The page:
Establishing the prevalence of healthcare-associated infections in Australian hospitals

protocol for the Comprehensive Healthcare Associated Infection National Surveillance (CHAINS) study

Philip L. Russo, Andrew Stewardson, Allen C. Cheng, Tracey Bucknall, Kalisvar Marimuthu, Brett G. Mitchell

Research output: Contribution to journalArticleOtherpeer-review

Abstract

INTRODUCTION: A healthcare-associated infection (HAI) data point prevalence study (PPS) conducted in 1984 in Australian hospitals estimated the prevalence of HAI to be 6.3%. Since this time, there have been no further national estimates undertaken. In the absence of a coordinated national surveillance programme or regular PPS, there is a dearth of national HAI data to inform policy and practice priorities. METHODS AND ANALYSIS: A national HAI PPS study will be undertaken based on the European Centres for Disease Control method. Nineteen public acute hospitals will participate. A standardised algorithm will be used to detect HAIs in a two-stage cluster design, random sample of adult inpatients in acute wards and all intensive care unit patients. Data from each hospital will be collected by two trained members of the research team. We will estimate the prevalence of HAIs, invasive device use, single room placement and deployment of transmission-based precautions. ETHICS AND DISSEMINATION: Ethics approval was obtained from the Alfred Health Human Research Ethics Committee (HREC/17/Alfred/203) via the National Mutual Assessment. A separate approval was obtained from the Tasmanian Health and Medical Human Research Committee (H0016978) for participating Tasmanian hospitals. Findings will be disseminated in individualised participating hospital reports, peer-reviewed publications and conference presentations.

Original languageEnglish
Article numbere024924
Number of pages7
JournalBMJ Open
Volume8
Issue number11
DOIs
Publication statusPublished - 8 Nov 2018

Keywords

  • healthcare associated infection
  • infection control
  • infection prevention
  • point prevalence surveillance

Cite this

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title = "Establishing the prevalence of healthcare-associated infections in Australian hospitals: protocol for the Comprehensive Healthcare Associated Infection National Surveillance (CHAINS) study",
abstract = "INTRODUCTION: A healthcare-associated infection (HAI) data point prevalence study (PPS) conducted in 1984 in Australian hospitals estimated the prevalence of HAI to be 6.3{\%}. Since this time, there have been no further national estimates undertaken. In the absence of a coordinated national surveillance programme or regular PPS, there is a dearth of national HAI data to inform policy and practice priorities. METHODS AND ANALYSIS: A national HAI PPS study will be undertaken based on the European Centres for Disease Control method. Nineteen public acute hospitals will participate. A standardised algorithm will be used to detect HAIs in a two-stage cluster design, random sample of adult inpatients in acute wards and all intensive care unit patients. Data from each hospital will be collected by two trained members of the research team. We will estimate the prevalence of HAIs, invasive device use, single room placement and deployment of transmission-based precautions. ETHICS AND DISSEMINATION: Ethics approval was obtained from the Alfred Health Human Research Ethics Committee (HREC/17/Alfred/203) via the National Mutual Assessment. A separate approval was obtained from the Tasmanian Health and Medical Human Research Committee (H0016978) for participating Tasmanian hospitals. Findings will be disseminated in individualised participating hospital reports, peer-reviewed publications and conference presentations.",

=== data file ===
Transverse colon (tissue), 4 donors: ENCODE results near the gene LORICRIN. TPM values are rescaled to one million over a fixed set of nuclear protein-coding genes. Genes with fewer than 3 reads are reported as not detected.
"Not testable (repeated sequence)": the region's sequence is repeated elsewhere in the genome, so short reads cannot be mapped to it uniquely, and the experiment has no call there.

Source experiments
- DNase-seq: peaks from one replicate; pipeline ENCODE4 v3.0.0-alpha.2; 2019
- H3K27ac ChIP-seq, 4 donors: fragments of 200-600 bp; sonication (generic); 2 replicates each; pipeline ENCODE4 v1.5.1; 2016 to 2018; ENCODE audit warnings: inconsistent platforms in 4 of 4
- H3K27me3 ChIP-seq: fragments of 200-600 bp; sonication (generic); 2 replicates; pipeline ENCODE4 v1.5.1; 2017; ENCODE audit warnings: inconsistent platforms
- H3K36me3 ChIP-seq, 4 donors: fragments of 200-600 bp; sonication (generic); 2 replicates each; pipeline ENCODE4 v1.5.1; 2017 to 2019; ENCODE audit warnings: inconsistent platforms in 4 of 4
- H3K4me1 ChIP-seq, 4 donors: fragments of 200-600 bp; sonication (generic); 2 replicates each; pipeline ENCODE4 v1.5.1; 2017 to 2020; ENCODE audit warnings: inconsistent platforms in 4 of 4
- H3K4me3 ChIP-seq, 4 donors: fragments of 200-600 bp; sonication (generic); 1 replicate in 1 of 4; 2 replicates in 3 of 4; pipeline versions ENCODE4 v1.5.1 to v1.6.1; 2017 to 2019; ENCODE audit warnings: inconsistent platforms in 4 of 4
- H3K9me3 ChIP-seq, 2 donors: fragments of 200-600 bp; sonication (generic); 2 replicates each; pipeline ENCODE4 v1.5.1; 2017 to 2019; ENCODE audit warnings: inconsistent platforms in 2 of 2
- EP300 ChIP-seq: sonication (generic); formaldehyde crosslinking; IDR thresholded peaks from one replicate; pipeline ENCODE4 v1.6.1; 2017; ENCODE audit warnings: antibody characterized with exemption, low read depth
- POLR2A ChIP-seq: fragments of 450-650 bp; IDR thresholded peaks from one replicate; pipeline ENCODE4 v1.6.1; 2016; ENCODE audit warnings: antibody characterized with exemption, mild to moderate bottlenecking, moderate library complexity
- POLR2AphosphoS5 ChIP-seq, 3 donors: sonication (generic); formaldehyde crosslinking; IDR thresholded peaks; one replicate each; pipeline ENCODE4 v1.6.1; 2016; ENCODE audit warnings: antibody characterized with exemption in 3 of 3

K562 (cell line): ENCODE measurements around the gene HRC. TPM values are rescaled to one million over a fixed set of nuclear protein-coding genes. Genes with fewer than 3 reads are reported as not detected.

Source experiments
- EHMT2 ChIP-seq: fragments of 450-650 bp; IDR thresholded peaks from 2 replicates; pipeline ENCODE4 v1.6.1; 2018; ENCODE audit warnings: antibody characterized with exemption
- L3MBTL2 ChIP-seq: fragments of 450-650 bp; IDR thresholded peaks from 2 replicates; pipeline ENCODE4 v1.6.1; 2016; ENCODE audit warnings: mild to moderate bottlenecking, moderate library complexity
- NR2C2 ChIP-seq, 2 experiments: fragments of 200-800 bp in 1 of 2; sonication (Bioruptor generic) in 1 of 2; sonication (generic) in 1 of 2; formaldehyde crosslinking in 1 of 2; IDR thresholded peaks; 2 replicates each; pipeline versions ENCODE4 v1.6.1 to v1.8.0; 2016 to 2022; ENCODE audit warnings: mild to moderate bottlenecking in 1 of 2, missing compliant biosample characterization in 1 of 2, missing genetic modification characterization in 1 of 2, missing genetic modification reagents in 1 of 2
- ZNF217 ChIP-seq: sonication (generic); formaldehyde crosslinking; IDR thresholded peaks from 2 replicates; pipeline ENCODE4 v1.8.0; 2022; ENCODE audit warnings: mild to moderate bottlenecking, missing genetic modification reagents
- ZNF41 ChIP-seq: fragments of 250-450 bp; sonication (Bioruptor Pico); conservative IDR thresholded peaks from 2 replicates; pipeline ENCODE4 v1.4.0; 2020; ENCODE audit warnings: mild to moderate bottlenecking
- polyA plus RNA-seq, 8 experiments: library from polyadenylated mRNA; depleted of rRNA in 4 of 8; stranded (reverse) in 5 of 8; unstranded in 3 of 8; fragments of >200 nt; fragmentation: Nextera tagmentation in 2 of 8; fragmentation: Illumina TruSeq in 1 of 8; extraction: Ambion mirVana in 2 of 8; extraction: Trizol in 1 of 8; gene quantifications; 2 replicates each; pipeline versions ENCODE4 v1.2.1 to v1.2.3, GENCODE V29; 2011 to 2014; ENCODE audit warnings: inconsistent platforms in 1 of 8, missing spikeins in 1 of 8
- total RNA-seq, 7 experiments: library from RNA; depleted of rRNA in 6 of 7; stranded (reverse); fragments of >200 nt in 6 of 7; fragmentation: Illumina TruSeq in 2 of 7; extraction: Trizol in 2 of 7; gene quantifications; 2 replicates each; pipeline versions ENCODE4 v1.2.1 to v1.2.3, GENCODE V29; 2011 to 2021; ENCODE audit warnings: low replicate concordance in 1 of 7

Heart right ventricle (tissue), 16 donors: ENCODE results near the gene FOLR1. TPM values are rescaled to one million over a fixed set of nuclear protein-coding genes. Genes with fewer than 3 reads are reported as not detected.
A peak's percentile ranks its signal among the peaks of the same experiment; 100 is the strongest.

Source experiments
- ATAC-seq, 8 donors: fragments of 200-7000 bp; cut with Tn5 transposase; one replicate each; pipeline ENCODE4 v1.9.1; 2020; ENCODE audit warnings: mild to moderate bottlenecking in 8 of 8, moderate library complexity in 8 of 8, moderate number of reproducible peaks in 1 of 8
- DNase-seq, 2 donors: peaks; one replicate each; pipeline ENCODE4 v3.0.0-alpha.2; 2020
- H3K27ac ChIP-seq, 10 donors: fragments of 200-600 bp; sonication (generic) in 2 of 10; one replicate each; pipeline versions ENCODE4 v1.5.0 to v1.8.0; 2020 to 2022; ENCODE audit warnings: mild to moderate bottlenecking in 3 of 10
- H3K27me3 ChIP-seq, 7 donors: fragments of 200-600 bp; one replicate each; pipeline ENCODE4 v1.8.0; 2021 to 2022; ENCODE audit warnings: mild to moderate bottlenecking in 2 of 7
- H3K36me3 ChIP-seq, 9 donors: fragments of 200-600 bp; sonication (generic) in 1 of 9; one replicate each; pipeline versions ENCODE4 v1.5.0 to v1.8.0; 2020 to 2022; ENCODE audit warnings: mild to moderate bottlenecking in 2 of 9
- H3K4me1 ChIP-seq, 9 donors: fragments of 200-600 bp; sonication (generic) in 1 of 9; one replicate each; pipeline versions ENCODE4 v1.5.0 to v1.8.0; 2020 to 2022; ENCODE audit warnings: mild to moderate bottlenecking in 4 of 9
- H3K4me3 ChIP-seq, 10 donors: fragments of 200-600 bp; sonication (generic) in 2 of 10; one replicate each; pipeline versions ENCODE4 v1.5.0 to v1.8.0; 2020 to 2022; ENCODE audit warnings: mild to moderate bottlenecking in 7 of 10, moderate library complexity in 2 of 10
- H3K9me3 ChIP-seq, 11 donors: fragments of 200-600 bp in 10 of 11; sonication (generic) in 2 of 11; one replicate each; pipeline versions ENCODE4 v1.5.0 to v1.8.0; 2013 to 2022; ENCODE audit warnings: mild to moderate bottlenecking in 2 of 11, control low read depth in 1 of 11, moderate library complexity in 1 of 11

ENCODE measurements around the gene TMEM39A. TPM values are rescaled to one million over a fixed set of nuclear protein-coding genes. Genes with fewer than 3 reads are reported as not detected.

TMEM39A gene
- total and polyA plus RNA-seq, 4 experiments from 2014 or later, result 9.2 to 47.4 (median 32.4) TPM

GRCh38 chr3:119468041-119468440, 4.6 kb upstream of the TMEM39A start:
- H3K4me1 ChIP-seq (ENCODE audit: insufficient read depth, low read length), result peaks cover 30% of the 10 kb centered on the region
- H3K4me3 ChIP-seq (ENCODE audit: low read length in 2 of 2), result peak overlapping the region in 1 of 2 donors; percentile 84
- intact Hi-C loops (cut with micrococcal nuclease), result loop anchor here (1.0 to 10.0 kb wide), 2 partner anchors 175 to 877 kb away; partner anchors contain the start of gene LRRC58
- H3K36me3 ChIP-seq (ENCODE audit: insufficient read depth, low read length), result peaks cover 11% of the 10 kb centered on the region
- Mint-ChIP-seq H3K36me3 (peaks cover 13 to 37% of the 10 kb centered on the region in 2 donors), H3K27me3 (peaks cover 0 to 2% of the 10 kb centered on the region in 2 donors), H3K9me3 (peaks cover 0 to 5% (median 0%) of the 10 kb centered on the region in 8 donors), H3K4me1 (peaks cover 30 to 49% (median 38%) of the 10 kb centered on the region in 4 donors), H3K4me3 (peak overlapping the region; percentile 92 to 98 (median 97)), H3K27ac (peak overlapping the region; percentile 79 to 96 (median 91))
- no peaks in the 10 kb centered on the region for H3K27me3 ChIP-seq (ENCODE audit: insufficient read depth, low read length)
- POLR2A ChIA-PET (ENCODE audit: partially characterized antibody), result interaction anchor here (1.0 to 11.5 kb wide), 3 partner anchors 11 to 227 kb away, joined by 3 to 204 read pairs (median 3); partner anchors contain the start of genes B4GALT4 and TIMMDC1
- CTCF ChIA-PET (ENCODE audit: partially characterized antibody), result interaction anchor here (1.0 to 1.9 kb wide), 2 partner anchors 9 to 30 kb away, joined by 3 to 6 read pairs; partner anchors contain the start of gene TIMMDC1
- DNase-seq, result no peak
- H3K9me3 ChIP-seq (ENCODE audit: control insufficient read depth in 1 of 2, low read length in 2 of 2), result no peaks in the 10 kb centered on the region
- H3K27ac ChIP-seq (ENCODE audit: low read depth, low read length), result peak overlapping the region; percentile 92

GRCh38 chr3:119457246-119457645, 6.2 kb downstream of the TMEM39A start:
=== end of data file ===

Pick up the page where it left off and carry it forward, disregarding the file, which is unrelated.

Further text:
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Establishing the prevalence of healthcare-associated infections in Australian hospitals : protocol for the Comprehensive Healthcare Associated Infection National Surveillance (CHAINS) study. / Russo, Philip L.; Stewardson, Andrew; Cheng, Allen C.; Bucknall, Tracey; Marimuthu, Kalisvar; Mitchell, Brett G.

In: BMJ Open, Vol. 8, No. 11, e024924, 08.11.2018.

Research output: Contribution to journalArticleOtherpeer-review

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